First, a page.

Every one of these lurchers would also enter an awkward or tight place, if you had dug to a terrier and wanted the fox out.  Bob and Todd were very hard and did not even give it second thought and would pull a fox from some unusual places.  I always thought Todd to be an exceptional dog, and he always surprised you every time we went out, and would cover more ground than anything Barrie and I have ever seen.  I can remember hunting an area out on the Llangynidr hill, with good long rush beds and very wet bogs, and can be very hard walking, and we had to walk a 4 mile treck out to some pete holes in the rush, all the holes were marked on the map and on the G.P.S., which told us the exact distance we had to walk, and the direction, but every lurcher knew the ground, and hunted their way out to the sets.  On the way, Tom hunted a gully and hit a nice big dog fox up, which give Todd a fine course.  This dog fox was in a nice piece of rush, where he was hunting, feeding and resting up, or laying out in the rush with the sun on him, out of the wind.  The last thing this fox expected was Todd.  I watched Todd giving the signals off and then the yap, the fox broke out of the rush, across some open ground where Todd closed the gap.  The fox knowing Todd was gaining on him and turned to some loose stones on the hill, this didn't slow Todd down and the fox couldn't loose Todd.  He then tried running down into a gutter, trying to lengthen the gap between him and Todd.  The fox was on a looser, he could not shake Todd off and it was a set to make you wet yourself with excitement.  He had tried every trick available to him and Todd was still on his tail, literally, you could see both tiring, but I knew who was going to win.

When the lurchers put a hunted fox up, you have to remember that you may have been hunting most of the morning and if you have covered a 5 mile walk, your lurchers hunting out in front can cover 3 times you mileage, giving a 15 mile cover, at a good pace.  The fox gets up after his meal / rest or layup in the rush and is fresh, so it takes some stamina and attitude to now catch and kill.  However, this was not a problem at the time for Todd.  He was 2 1/2 years old, fit and loving every second and gave 100% every day out.  Todd was now ready to pick up his fox and you learn to sense that the fox will not get away, or that he will get away.  If the lurcher is hunting up and the course is on in full site of you and you can re-run the course back in your mind and learn from it.  So when the next fox gets up and runs in full site of you, you can more or less say that he's yours, or not.  On numerous occasions, I have heard Barrie saying, after 20 seconds into the course, he is dead, or he might get away, if they don't catch him by the time the fox reaches the stones or the cover on the farm boundaries!  Back to Todd, he was going to have his fox and hit him fast and hard, tumbling the fox and catching him over his back, and within seconds the rest of the lurchers join him and are with Todd.  This is now the time that a young lurcher running with the pack learns.  He has experienced the long hunting, the fresh scent, spotted the fox at a distance, joined in the course, and has now joined in the catch.  However, he has not yet been entered and bitten by the fox, so if a young lurcher, at the right age and right attitude experiences this a few times, he should then be ready for the day when he hits fresh scent, raises the fox, gives tongue, and courses his first fox, hopefully supported by the older lurhcers, until he gains the experience and skills to catch and kill, or catch and hold, without having too many bites in the beginning of his hunting and working career.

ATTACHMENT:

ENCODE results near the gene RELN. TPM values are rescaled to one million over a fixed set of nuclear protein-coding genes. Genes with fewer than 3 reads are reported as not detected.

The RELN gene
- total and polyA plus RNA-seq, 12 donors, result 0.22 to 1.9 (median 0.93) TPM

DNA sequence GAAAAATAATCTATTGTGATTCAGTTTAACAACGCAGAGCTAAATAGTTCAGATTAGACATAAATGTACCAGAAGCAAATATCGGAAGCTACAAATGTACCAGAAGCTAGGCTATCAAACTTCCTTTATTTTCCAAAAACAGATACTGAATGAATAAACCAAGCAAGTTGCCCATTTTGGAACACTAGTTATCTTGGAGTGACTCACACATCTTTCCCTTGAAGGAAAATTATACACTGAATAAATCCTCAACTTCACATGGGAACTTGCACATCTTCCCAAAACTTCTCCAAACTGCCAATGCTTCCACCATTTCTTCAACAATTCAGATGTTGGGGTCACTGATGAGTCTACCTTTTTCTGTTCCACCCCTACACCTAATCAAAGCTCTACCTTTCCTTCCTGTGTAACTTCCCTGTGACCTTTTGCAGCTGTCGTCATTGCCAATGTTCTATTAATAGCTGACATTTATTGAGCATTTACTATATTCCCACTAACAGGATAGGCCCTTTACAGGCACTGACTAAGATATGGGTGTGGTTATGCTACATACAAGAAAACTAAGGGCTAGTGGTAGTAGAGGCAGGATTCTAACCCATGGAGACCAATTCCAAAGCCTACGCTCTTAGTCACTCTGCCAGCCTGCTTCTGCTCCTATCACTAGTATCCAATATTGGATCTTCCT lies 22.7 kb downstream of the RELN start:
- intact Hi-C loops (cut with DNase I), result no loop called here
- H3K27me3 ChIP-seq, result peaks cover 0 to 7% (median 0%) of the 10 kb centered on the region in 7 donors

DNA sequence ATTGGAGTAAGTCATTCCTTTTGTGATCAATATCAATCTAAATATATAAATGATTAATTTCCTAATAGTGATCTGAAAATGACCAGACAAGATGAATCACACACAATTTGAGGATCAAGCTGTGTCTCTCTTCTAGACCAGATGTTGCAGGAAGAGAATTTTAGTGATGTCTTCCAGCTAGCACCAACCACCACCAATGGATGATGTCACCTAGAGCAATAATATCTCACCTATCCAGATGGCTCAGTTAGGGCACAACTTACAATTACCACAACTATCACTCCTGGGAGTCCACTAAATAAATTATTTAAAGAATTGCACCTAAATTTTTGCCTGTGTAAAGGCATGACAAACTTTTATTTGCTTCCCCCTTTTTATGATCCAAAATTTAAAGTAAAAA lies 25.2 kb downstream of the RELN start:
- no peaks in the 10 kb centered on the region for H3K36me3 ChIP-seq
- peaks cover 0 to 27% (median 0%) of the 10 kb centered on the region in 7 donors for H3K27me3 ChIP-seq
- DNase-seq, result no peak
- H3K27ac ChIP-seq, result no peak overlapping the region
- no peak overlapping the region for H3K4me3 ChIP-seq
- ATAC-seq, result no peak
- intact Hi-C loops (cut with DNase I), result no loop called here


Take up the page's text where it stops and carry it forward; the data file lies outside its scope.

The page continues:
On the day that I have mentioned above, we all had a rest for a while.  Barrie had rolled a cigarette, because if you smoke while hunting the rush and the wind changes, the smoking can give you away to the fox.  He can hear you, smell you, and sight you a long way off.  After our rest, we set off in our original direction to the holes out in the pete.  We had about 1 mile to go, when yes, came him again, Todd, hitting another fox up out of the rush and it started all over again, Todd was flat out on his fox and closing fast.  The fox could not shake Todd off, and when he tried running away from Todd, the others were closing in on the flanks, closing the distance.  I then heard "he is not going anywhere", only to see it happen yards from me.  The fox couldn't go anywhere, so they sometimes come back to where they first got up.  When they do this, we often find that the fox has been reared in this area and often find a new fox earth nearby.  However, this fox wasn't going too far, he knew Todd was  close and started to run into the divots and banks, and jumped out and over Todd, who had happened to be yards from me.  Todd quickly learnt something knew, and on the next little bank where the fox jumped into the air, Todd was in full flight with the fox and caught the fox in mid-air.  It was a sight that will remain fresh in my mind for the rest of my life and one that I replay in my mind over and over.  After taking this fox in the air, Todd fell to the ground with a fox in his mouth and landed on his back, only to be bitten by the fox.  Todd still held on to the fox, and gave a yelp from the bite, only to stand up and dispatch his fox very quickly, by this time the rest of the lurchers, including the young dogs, are learning the skills from Bob, Charlie and Todd.

We are now well in to our treck.  Two foxes up, and two brilliant hunts, and two very good courses, and everyone is on a high, the tired legs and backs are forgotten about.  I then hear Barrie saying, "Martin, that is better than any pint of beer, any drug you can take and it could keep any youngster out of the streets and out of trouble", which I also happen to agree with.  Why can't Blaire and his bandits see this?